Signature Doesn’t Add Up: Check for any differences between the info in the email signature and what you know about the sender. For example, if they say they’re in California but provide a phone number with a Massachusetts area code, it’s a warning sign.
Check the Email Header: Take a peek at the email’s header and check the “Received” line. It should match the email address you see in the email.
Check “Received-SPF”: In the email header, see if there’s a “Received-SPF” line. It should ideally say “Pass.” If it says “Fail” or “Softfail,” there’s a higher chance the email isn’t what it claims to be.
Check DKIM and DMARC: If the organization uses DKIM and DMARC, look at the “AUTHENTICATION-RESULTS” in the email header. It’ll tell you if the email meets the standards set by these protocols.
How to Trace the Email Spoofing Sender
Tracing email spoofing and pinpointing the person behind it is no walk in the park, but our cyber crime investigators have proprietary advanced tools that often do the trick. These techniques for identifying email spoofing culprits are much like the ones we’ve fine-tuned to uncover anonymous Twitter users and spoofed text messages in various internet crime cases.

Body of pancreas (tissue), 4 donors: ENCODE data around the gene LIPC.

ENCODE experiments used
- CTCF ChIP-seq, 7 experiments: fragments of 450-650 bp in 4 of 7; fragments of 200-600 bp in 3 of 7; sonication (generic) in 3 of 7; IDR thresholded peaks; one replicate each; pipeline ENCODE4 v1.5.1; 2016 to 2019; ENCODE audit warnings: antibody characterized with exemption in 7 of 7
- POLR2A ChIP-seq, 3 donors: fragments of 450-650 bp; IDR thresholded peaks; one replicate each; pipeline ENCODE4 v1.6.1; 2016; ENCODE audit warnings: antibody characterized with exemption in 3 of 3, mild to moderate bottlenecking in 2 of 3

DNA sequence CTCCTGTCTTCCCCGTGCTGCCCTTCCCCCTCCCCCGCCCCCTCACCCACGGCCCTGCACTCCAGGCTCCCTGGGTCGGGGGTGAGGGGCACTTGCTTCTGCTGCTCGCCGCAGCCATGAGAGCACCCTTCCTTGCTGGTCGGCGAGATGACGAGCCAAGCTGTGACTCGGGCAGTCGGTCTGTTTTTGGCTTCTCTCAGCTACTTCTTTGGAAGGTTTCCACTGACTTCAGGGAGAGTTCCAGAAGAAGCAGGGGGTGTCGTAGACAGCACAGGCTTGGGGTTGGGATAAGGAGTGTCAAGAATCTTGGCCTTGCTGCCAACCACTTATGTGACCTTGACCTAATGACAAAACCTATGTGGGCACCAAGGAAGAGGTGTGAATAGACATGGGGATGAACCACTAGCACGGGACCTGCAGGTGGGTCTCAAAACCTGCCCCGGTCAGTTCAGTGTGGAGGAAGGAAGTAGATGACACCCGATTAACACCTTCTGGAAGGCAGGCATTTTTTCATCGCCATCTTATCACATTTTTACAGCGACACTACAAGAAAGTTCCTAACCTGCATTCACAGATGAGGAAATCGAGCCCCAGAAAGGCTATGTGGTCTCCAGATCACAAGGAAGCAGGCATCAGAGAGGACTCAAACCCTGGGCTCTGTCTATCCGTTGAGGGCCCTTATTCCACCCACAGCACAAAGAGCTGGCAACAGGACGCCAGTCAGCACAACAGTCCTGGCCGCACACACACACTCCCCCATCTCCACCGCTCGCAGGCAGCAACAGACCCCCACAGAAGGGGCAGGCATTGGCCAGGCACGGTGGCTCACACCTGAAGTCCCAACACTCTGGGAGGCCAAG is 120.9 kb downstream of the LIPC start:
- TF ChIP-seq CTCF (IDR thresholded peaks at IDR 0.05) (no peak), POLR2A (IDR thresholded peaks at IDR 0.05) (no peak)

When the spoofed email address is still active and can receive messages, our investigators can follow the trail and identify the individual responsible for the email spoofing, often without needing to go through the hassle of subpoenas. Even if the email address is no longer active or abandoned, don’t lose hope. We can assist your legal team through the legal discovery process. Even better, if there’s a criminal angle to these messages, we can help you to get law enforcement to join the effort. With the police on the case, you won’t have to pay fees for private lawyers, and you can get answers much faster.